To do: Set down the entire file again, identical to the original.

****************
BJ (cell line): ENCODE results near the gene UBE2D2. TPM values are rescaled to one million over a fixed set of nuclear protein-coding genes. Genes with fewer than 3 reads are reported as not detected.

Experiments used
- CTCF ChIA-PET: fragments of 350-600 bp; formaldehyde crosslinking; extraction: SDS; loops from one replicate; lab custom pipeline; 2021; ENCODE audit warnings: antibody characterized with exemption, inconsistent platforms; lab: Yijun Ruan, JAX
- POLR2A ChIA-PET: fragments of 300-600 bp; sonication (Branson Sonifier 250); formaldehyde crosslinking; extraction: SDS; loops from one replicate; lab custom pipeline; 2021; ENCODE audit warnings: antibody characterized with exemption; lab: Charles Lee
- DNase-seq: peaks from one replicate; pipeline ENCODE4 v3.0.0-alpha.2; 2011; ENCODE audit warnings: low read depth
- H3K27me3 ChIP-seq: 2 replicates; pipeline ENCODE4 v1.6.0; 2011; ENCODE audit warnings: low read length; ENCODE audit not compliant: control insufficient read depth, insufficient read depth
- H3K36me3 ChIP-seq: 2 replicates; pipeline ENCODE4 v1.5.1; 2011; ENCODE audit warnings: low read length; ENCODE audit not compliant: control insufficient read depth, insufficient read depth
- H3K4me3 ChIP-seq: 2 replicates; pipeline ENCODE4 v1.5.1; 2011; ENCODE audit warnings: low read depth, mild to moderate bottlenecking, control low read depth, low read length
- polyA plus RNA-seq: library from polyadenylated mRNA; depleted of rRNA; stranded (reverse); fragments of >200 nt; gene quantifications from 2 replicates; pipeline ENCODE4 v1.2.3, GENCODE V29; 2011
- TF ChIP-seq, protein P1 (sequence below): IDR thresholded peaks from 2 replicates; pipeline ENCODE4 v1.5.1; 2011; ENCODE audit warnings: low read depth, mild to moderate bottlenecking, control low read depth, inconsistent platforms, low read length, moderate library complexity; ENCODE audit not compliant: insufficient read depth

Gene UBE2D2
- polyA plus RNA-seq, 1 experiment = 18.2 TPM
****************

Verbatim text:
BJ (cell line): ENCODE results near the gene UBE2D2. TPM values are rescaled to one million over a fixed set of nuclear protein-coding genes. Genes with fewer than 3 reads are reported as not detected.

Experiments used
- CTCF ChIA-PET: fragments of 350-600 bp; formaldehyde crosslinking; extraction: SDS; loops from one replicate; lab custom pipeline; 2021; ENCODE audit warnings: antibody characterized with exemption, inconsistent platforms; lab: Yijun Ruan, JAX
- POLR2A ChIA-PET: fragments of 300-600 bp; sonication (Branson Sonifier 250); formaldehyde crosslinking; extraction: SDS; loops from one replicate; lab custom pipeline; 2021; ENCODE audit warnings: antibody characterized with exemption; lab: Charles Lee
- DNase-seq: peaks from one replicate; pipeline ENCODE4 v3.0.0-alpha.2; 2011; ENCODE audit warnings: low read depth
- H3K27me3 ChIP-seq: 2 replicates; pipeline ENCODE4 v1.6.0; 2011; ENCODE audit warnings: low read length; ENCODE audit not compliant: control insufficient read depth, insufficient read depth
- H3K36me3 ChIP-seq: 2 replicates; pipeline ENCODE4 v1.5.1; 2011; ENCODE audit warnings: low read length; ENCODE audit not compliant: control insufficient read depth, insufficient read depth
- H3K4me3 ChIP-seq: 2 replicates; pipeline ENCODE4 v1.5.1; 2011; ENCODE audit warnings: low read depth, mild to moderate bottlenecking, control low read depth, low read length
- polyA plus RNA-seq: library from polyadenylated mRNA; depleted of rRNA; stranded (reverse); fragments of >200 nt; gene quantifications from 2 replicates; pipeline ENCODE4 v1.2.3, GENCODE V29; 2011
- TF ChIP-seq, protein P1 (sequence below): IDR thresholded peaks from 2 replicates; pipeline ENCODE4 v1.5.1; 2011; ENCODE audit warnings: low read depth, mild to moderate bottlenecking, control low read depth, inconsistent platforms, low read length, moderate library complexity; ENCODE audit not compliant: insufficient read depth

Gene UBE2D2
- polyA plus RNA-seq, 1 experiment = 18.2 TPM